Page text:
“We will probably go to arbitration,” Don Meehan, the agent for Schenn, said Sunday.
 
Flyers general manager Ron Hextall seemed to concur.
 
“I’m not overly optimistic,” he said about avoiding arbitration.
 
Defenseman Michael Del Zotto filed last summer but signed without going to a hearing.
 
The 24-year-old Schenn is the highest-profile Flyer to get this far without signing since John LeClair back in 2000. He received $7 million — the highest one-year award ever.
 
By filing on July 5, Meehan assured his client will get a contract. The Flyers’ qualified Schenn, who earned $2.75 million last season, on June 30.
 
He is a restricted free agent, who could earn close to $5 million a season on his next deal. And that’s the sticky part.
 
Sources said the Flyers offered a two-year deal that would pay Schenn $4.25 million this coming season and $4.369 million in 2017-18 (see story). That’s an AAV of $4.30 million.
 
Meehan wants $5.50 million, which is excessively high given Schenn’s seven-year career thus far.
 
At the same time, if you look at the some of the RFA signings this summer, as Meehan surely has, the comparable numbers would suggest Schenn is worth slightly more than what the Flyers have offered.
 
Two examples here: New Jersey’s Kyle Palmieri, a 25-year-old right wing, signed a five-year deal earlier this month worth $23.25 million. His AAV is $4.65 million. That’s the correct ballpark for Schenn.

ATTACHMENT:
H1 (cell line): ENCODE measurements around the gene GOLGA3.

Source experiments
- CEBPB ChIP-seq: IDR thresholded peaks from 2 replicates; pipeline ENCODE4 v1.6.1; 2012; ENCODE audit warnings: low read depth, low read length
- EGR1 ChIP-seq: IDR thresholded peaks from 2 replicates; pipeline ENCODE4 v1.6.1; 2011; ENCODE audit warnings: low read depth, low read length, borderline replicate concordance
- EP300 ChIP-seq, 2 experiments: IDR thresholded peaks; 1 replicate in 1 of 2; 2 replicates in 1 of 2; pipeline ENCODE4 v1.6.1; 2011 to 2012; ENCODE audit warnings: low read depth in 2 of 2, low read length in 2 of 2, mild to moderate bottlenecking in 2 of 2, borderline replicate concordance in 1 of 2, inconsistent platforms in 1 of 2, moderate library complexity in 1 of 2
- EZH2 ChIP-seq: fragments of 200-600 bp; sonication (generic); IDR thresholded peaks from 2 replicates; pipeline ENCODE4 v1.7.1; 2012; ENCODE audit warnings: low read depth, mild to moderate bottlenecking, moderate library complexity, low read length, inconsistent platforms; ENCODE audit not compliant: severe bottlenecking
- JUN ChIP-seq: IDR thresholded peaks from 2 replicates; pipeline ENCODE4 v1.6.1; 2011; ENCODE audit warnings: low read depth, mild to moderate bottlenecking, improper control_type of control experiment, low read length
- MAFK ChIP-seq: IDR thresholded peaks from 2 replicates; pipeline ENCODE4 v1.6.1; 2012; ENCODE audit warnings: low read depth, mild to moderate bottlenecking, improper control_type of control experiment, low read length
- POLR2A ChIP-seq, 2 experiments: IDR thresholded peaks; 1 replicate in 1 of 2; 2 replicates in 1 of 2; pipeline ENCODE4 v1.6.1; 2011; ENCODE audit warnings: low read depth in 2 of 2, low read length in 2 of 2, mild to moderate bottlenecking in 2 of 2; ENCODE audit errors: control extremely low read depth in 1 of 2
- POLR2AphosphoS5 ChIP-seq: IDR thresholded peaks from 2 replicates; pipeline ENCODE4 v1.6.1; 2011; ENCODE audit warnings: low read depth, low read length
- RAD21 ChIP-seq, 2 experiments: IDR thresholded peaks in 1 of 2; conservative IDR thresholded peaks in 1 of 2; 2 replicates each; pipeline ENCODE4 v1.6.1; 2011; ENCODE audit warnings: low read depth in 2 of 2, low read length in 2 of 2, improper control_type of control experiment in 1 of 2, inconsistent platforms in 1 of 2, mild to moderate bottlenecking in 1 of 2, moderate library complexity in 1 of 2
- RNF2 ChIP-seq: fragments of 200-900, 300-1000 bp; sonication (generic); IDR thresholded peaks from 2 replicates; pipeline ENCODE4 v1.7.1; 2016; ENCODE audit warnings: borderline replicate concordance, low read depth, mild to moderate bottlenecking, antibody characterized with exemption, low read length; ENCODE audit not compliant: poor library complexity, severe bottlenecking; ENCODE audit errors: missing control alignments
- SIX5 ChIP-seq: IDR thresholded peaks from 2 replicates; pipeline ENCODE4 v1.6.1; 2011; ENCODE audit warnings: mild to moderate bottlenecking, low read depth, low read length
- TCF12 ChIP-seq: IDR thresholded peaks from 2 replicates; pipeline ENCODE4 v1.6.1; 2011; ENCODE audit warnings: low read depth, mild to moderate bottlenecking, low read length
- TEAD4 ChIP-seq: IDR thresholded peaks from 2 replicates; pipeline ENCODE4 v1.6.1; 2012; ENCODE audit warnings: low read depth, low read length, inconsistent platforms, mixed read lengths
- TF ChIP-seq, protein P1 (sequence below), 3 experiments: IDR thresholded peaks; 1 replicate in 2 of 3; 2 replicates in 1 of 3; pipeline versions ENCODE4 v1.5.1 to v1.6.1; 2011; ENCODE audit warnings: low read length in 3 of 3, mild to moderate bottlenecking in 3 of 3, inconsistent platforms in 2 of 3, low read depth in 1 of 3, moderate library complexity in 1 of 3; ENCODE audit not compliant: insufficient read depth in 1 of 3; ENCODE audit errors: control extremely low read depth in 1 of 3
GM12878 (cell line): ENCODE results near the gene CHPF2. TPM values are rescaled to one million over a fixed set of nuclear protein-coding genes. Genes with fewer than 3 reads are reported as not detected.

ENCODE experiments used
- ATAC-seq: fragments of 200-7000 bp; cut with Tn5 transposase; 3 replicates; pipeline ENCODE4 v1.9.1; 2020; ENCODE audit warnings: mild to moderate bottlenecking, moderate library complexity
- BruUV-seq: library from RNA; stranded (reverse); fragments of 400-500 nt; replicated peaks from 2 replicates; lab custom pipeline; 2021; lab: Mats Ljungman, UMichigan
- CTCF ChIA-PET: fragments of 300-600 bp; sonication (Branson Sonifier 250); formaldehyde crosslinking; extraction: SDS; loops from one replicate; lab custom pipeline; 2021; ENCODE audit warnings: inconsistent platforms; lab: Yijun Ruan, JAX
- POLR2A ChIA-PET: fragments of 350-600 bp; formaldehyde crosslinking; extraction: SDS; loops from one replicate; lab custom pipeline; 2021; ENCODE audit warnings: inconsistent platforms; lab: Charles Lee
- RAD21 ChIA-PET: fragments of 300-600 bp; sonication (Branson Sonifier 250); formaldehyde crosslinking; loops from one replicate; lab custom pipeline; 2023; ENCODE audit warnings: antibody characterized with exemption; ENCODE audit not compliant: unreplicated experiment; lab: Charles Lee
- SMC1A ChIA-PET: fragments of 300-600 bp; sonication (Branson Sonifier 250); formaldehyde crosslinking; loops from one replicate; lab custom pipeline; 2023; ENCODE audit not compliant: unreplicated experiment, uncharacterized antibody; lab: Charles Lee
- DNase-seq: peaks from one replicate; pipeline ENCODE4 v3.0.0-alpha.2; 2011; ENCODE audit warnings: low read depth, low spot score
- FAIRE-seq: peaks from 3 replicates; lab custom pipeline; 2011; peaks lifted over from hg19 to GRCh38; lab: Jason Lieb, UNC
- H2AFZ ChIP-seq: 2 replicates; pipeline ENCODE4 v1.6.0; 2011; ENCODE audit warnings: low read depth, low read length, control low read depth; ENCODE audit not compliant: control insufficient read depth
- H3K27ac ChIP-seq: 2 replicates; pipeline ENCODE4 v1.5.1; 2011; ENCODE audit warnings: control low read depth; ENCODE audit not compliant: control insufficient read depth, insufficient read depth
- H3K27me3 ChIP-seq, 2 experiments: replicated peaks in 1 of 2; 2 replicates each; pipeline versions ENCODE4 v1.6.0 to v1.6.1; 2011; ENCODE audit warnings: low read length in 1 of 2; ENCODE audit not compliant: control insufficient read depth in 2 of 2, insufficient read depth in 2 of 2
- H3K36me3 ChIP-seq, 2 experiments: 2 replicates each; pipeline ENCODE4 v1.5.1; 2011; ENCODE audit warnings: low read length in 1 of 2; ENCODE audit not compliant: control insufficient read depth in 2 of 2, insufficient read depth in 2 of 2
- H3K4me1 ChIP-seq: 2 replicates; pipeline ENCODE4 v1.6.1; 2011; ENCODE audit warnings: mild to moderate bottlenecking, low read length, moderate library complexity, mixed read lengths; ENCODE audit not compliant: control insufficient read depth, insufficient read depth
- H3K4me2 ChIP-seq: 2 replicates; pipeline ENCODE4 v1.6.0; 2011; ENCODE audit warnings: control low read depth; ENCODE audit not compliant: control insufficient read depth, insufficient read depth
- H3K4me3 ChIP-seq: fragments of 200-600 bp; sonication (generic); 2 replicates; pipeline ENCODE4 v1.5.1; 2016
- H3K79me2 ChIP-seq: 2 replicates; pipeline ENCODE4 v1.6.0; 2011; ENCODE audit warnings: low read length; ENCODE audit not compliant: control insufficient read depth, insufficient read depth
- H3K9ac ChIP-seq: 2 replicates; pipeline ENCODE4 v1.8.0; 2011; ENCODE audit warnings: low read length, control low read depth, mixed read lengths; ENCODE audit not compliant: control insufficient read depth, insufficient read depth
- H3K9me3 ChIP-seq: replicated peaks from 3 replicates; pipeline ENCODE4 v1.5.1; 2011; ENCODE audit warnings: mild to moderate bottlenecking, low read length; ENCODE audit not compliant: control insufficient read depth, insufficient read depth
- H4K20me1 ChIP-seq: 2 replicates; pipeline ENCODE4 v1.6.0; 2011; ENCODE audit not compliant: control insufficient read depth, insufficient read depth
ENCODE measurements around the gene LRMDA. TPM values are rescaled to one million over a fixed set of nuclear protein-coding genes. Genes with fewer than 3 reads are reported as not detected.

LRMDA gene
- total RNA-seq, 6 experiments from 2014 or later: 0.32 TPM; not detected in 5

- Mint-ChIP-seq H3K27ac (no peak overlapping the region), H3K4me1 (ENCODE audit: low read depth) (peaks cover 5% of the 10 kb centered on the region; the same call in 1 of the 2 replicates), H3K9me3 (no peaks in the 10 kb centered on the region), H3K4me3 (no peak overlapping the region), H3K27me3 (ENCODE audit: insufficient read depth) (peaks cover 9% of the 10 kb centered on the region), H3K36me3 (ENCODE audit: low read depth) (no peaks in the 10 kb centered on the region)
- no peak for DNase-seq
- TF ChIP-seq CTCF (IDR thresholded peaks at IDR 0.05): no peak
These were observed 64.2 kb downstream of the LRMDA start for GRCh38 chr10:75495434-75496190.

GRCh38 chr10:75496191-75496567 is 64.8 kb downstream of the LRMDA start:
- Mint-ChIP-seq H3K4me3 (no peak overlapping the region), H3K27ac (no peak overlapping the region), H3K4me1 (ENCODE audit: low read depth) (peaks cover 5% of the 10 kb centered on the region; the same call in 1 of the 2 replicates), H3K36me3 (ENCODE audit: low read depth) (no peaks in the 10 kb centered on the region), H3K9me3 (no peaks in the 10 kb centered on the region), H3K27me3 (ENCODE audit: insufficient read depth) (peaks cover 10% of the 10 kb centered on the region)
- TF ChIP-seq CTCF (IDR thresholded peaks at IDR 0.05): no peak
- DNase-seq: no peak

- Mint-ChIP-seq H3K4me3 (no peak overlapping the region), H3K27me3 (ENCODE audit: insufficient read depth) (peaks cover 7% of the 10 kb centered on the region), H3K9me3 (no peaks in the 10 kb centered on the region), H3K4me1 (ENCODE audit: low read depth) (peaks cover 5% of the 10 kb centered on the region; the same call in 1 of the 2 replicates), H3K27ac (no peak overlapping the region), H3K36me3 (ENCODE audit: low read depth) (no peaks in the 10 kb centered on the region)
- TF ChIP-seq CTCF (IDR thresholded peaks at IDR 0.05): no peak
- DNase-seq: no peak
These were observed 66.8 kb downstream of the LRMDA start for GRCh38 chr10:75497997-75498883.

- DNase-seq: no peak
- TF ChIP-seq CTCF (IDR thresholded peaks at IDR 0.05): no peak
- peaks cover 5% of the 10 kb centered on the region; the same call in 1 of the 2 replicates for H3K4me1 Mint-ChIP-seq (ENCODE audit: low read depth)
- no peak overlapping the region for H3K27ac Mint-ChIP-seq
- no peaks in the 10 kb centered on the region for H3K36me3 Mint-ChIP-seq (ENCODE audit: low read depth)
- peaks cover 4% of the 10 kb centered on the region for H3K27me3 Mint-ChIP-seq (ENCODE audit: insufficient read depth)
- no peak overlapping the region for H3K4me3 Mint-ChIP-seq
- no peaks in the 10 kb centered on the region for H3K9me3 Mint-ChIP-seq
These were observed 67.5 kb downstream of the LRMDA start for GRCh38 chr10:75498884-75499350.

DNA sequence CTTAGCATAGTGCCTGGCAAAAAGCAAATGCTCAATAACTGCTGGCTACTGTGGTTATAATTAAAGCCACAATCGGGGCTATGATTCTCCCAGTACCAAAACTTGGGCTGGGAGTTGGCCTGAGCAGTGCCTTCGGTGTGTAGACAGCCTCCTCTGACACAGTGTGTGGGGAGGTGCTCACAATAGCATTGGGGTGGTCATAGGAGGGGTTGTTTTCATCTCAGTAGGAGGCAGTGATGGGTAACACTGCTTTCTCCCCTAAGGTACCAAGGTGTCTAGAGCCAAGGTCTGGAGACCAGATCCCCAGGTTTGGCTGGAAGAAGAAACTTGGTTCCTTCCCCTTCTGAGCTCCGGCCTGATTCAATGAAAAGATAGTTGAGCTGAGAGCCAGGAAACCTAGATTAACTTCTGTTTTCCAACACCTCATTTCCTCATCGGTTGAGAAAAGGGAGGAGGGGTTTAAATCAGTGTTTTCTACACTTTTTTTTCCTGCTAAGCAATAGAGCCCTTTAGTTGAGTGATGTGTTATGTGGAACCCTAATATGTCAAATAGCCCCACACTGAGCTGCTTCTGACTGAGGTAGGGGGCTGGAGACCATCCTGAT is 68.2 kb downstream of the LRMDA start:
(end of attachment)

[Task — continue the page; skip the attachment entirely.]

Schenn had his most productive year last season with career-highs in goals (26), assists (33) and points (59) while proving he can play the wing on Claude Giroux’s line with Wayne Simmonds on the right side.
 
Palmieri had career-highs as well in goals (30), assists (27) and points (57).
 
Problem is, the other end of the spectrum, where Jaden Schwartz of the St. Louis Blues sits.
 
The 24-year-old center recently signed a five-year, $26.5 million deal as an RFA with an AAV of $5.35 million. That’s far higher than Hextall wants to go with Schenn at this point.
 
A fractured ankle and subsequent surgery ruined Schwartz’ past season (33 games played), but Blues’ general manager Doug Armstrong looked at what Schwartz accomplished two years ago — career-highs with 28 goals, 35 assists and 63 points – and used that as a barometer for the future.
 
That deal hurts the Flyers here with Schenn.
 
Hextall’s offer suggests the Flyers want Schenn to prove he’s a $5 million player, which means show the Flyers 30 goals and 70 points this season.
 
Schenn finished second in goals to Simmonds (32) and third in points behind Giroux (67) and Simmonds (60) last season.
 
The arbitrator should be able to locate a fair medium. Expect Meehan to ask for a one-year award only.

Former Flyers defenseman Luke Schenn signs 2-year deal with Coyotes

Former Flyers defenseman Luke Schenn signs 2-year deal with Coyotes

GLENDALE, Ariz. -- The Arizona Coyotes have signed former Flyers defenseman Luke Schenn to a two-year contract.

The 26-year-old defenseman had four goals and 12 assists in 72 games with the Flyers and Los Angeles Kings last season. Schenn and Vinny Lecavalier were traded by the Flyers to the Kings last January in exchange for Jordan Weal and a third-round draft pick in last month's entry draft.

In his career, Schenn has 28 goals and 100 assists in 566 games with the Kings, Flyers and Toronto Maple Leafs. In three-plus seasons with the Flyers, Schenn scored 12 goals and added 30 assists.

Schenn was the first-round draft pick - fifth selection overall - by the Maple Leafs in 2008.

Coyotes general manager John Chayka called Schenn "a good, young defenseman" who will be "a solid addition" to the Arizona blue line.

- CSNPhilly.com contributed to this story.